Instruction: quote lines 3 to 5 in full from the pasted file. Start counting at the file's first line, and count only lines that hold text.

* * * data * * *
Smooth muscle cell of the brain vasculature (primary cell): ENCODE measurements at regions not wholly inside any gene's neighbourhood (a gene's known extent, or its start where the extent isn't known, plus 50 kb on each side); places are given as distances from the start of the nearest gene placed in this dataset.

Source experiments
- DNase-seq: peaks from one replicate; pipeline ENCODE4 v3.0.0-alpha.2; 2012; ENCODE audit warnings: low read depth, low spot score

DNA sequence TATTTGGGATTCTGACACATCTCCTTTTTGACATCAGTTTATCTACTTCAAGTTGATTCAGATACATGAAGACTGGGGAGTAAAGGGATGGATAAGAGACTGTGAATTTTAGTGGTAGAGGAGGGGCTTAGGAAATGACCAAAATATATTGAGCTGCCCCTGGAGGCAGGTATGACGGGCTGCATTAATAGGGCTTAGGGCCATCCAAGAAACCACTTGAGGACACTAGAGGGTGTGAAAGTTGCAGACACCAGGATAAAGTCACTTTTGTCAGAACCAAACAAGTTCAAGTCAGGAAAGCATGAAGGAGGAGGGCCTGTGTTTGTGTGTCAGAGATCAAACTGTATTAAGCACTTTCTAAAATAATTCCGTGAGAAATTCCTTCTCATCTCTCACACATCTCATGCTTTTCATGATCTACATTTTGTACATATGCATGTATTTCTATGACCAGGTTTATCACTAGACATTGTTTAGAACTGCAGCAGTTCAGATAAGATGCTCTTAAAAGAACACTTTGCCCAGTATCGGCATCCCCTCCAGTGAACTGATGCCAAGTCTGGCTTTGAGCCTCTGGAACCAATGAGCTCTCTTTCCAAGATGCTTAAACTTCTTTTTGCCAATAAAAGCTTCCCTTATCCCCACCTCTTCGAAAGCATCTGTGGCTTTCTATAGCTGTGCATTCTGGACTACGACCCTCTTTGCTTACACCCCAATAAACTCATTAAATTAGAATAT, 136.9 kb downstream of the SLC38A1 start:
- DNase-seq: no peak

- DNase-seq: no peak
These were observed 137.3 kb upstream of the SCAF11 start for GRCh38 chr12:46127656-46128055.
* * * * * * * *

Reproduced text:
- DNase-seq: peaks from one replicate; pipeline ENCODE4 v3.0.0-alpha.2; 2012; ENCODE audit warnings: low read depth, low spot score

DNA sequence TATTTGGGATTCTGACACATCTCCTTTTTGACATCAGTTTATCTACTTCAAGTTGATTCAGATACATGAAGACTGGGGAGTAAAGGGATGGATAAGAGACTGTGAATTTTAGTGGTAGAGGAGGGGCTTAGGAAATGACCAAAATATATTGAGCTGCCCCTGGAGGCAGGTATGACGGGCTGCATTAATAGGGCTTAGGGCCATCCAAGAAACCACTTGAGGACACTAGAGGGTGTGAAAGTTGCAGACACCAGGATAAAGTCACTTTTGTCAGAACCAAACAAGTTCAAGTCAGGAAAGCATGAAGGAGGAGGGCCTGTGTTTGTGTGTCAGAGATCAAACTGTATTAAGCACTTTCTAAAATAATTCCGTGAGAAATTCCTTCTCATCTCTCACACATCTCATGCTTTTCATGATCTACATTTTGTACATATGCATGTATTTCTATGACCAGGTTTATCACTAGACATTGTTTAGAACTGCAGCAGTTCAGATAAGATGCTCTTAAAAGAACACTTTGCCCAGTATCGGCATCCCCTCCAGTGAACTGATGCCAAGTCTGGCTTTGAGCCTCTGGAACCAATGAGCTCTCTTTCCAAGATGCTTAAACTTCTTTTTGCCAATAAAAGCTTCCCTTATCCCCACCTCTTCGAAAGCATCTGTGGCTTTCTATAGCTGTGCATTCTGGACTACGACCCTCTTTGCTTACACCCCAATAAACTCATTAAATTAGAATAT, 136.9 kb downstream of the SLC38A1 start:
- DNase-seq: no peak